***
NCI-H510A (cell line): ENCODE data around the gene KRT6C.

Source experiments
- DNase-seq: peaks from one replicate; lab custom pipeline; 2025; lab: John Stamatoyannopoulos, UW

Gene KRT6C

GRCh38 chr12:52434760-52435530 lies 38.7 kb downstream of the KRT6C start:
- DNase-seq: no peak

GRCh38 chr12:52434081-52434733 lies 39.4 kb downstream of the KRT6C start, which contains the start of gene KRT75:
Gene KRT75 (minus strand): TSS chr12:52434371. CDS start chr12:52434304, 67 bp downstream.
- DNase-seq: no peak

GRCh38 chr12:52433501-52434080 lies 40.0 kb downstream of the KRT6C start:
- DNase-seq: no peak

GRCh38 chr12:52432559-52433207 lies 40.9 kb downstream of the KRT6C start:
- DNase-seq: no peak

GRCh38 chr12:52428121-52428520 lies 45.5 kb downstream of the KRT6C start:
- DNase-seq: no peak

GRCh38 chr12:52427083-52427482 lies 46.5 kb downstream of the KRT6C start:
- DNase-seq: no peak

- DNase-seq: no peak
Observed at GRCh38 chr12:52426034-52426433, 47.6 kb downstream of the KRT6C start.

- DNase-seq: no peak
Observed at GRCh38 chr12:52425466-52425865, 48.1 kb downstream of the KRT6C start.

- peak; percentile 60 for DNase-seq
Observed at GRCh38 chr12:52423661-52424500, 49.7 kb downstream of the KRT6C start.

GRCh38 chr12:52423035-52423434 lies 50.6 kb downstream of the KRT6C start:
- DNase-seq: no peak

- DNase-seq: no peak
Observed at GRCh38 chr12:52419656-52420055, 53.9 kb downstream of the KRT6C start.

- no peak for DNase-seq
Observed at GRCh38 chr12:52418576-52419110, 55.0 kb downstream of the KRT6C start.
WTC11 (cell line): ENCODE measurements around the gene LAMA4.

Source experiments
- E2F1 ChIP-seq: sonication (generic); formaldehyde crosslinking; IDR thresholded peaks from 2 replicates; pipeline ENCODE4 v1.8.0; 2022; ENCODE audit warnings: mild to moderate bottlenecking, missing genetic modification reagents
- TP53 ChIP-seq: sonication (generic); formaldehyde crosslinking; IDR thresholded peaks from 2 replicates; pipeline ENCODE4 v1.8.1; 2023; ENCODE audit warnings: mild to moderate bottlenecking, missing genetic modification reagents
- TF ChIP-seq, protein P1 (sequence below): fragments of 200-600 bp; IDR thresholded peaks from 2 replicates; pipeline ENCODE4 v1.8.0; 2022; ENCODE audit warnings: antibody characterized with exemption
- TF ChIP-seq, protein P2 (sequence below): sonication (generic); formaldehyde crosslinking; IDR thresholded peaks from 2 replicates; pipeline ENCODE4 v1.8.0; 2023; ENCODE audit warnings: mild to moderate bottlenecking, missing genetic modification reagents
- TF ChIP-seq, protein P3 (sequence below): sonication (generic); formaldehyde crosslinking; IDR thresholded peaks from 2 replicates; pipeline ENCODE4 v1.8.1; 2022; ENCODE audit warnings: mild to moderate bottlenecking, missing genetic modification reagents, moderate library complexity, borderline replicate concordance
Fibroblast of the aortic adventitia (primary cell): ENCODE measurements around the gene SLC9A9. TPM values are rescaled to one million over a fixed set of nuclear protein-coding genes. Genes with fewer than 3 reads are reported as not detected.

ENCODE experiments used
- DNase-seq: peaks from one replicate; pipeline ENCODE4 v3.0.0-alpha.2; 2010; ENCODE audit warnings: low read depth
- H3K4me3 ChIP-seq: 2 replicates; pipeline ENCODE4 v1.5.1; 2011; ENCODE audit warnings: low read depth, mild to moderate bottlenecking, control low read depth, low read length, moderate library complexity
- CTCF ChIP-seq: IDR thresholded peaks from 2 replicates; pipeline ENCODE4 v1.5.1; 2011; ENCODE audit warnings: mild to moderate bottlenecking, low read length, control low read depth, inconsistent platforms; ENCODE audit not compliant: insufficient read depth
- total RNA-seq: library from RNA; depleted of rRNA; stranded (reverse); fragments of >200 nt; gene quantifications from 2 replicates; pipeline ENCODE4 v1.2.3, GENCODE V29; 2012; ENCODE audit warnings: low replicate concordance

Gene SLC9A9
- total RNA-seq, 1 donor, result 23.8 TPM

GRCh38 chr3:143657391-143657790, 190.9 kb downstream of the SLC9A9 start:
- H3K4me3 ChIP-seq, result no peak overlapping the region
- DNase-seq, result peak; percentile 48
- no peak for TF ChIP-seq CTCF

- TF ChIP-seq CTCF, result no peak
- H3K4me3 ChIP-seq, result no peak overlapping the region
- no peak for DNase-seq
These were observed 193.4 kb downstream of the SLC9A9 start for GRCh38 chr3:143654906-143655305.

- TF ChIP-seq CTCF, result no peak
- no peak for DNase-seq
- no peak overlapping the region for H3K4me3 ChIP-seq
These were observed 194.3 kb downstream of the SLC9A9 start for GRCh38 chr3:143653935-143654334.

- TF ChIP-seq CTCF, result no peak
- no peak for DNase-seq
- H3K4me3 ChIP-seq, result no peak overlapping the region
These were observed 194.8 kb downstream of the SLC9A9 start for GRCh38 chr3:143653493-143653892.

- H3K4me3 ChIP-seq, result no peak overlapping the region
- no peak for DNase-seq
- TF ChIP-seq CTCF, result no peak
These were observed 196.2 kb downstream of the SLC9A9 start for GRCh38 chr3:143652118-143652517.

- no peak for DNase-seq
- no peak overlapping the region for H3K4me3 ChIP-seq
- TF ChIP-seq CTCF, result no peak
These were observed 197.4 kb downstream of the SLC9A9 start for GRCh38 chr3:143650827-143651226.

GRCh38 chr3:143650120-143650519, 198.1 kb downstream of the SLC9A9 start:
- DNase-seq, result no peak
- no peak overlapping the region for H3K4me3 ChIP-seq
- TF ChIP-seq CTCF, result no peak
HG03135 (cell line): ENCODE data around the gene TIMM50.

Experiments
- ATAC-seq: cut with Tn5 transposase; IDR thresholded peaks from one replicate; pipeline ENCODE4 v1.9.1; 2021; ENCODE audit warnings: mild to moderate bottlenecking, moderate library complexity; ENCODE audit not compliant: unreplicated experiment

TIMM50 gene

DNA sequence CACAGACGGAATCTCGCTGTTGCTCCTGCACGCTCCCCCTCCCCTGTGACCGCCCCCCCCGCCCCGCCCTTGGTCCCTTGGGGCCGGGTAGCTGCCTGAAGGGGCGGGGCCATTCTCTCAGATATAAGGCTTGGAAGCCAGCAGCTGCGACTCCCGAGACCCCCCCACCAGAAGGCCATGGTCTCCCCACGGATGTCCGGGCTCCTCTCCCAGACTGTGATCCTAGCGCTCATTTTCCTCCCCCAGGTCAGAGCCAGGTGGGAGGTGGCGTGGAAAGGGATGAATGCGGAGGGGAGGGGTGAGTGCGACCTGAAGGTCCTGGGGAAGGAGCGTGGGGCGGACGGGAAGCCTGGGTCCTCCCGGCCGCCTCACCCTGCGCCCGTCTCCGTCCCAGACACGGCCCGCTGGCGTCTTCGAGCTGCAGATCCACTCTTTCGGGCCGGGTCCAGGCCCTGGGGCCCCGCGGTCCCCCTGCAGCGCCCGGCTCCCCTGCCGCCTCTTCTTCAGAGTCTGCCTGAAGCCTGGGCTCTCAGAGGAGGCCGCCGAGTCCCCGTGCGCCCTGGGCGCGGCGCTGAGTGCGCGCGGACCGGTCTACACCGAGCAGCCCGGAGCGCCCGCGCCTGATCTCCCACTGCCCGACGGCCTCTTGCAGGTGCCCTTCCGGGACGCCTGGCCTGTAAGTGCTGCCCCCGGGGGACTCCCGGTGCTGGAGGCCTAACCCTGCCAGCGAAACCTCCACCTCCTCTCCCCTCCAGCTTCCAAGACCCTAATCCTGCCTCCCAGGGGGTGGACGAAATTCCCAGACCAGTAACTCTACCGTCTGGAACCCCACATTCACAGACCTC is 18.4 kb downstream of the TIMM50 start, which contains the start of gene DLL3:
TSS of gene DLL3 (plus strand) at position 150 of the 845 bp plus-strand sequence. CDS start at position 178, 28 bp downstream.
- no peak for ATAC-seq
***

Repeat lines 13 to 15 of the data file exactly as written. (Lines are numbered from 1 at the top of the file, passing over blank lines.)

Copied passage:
- DNase-seq: no peak

GRCh38 chr12:52428121-52428520 lies 45.5 kb downstream of the KRT6C start:
- DNase-seq: no peak